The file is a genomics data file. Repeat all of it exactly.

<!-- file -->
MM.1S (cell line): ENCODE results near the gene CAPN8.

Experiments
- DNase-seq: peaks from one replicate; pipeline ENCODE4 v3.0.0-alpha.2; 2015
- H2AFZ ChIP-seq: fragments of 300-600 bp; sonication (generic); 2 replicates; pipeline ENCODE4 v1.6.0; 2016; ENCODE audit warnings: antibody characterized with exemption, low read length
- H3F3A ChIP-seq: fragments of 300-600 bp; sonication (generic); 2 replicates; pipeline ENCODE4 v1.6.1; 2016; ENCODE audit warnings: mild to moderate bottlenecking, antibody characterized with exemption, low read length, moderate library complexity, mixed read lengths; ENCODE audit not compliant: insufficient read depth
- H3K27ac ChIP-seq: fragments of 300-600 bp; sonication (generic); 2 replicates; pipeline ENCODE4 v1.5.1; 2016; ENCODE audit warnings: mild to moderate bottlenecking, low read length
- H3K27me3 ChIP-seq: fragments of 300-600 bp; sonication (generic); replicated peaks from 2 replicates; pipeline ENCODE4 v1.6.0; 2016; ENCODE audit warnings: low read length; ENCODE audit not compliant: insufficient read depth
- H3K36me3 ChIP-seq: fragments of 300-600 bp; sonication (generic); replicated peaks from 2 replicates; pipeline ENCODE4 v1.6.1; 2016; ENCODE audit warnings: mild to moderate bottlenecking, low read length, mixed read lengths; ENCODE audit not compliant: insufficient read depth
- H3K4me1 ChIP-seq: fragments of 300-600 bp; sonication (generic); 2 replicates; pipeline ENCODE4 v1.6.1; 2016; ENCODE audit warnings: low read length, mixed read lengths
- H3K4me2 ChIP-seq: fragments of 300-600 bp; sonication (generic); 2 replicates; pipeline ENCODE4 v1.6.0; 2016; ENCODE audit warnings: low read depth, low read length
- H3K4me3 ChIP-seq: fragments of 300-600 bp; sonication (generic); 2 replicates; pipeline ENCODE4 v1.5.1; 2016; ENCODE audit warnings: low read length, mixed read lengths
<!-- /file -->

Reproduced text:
MM.1S (cell line): ENCODE results near the gene CAPN8.

Experiments
- DNase-seq: peaks from one replicate; pipeline ENCODE4 v3.0.0-alpha.2; 2015
- H2AFZ ChIP-seq: fragments of 300-600 bp; sonication (generic); 2 replicates; pipeline ENCODE4 v1.6.0; 2016; ENCODE audit warnings: antibody characterized with exemption, low read length
- H3F3A ChIP-seq: fragments of 300-600 bp; sonication (generic); 2 replicates; pipeline ENCODE4 v1.6.1; 2016; ENCODE audit warnings: mild to moderate bottlenecking, antibody characterized with exemption, low read length, moderate library complexity, mixed read lengths; ENCODE audit not compliant: insufficient read depth
- H3K27ac ChIP-seq: fragments of 300-600 bp; sonication (generic); 2 replicates; pipeline ENCODE4 v1.5.1; 2016; ENCODE audit warnings: mild to moderate bottlenecking, low read length
- H3K27me3 ChIP-seq: fragments of 300-600 bp; sonication (generic); replicated peaks from 2 replicates; pipeline ENCODE4 v1.6.0; 2016; ENCODE audit warnings: low read length; ENCODE audit not compliant: insufficient read depth
- H3K36me3 ChIP-seq: fragments of 300-600 bp; sonication (generic); replicated peaks from 2 replicates; pipeline ENCODE4 v1.6.1; 2016; ENCODE audit warnings: mild to moderate bottlenecking, low read length, mixed read lengths; ENCODE audit not compliant: insufficient read depth
- H3K4me1 ChIP-seq: fragments of 300-600 bp; sonication (generic); 2 replicates; pipeline ENCODE4 v1.6.1; 2016; ENCODE audit warnings: low read length, mixed read lengths
- H3K4me2 ChIP-seq: fragments of 300-600 bp; sonication (generic); 2 replicates; pipeline ENCODE4 v1.6.0; 2016; ENCODE audit warnings: low read depth, low read length
- H3K4me3 ChIP-seq: fragments of 300-600 bp; sonication (generic); 2 replicates; pipeline ENCODE4 v1.5.1; 2016; ENCODE audit warnings: low read length, mixed read lengths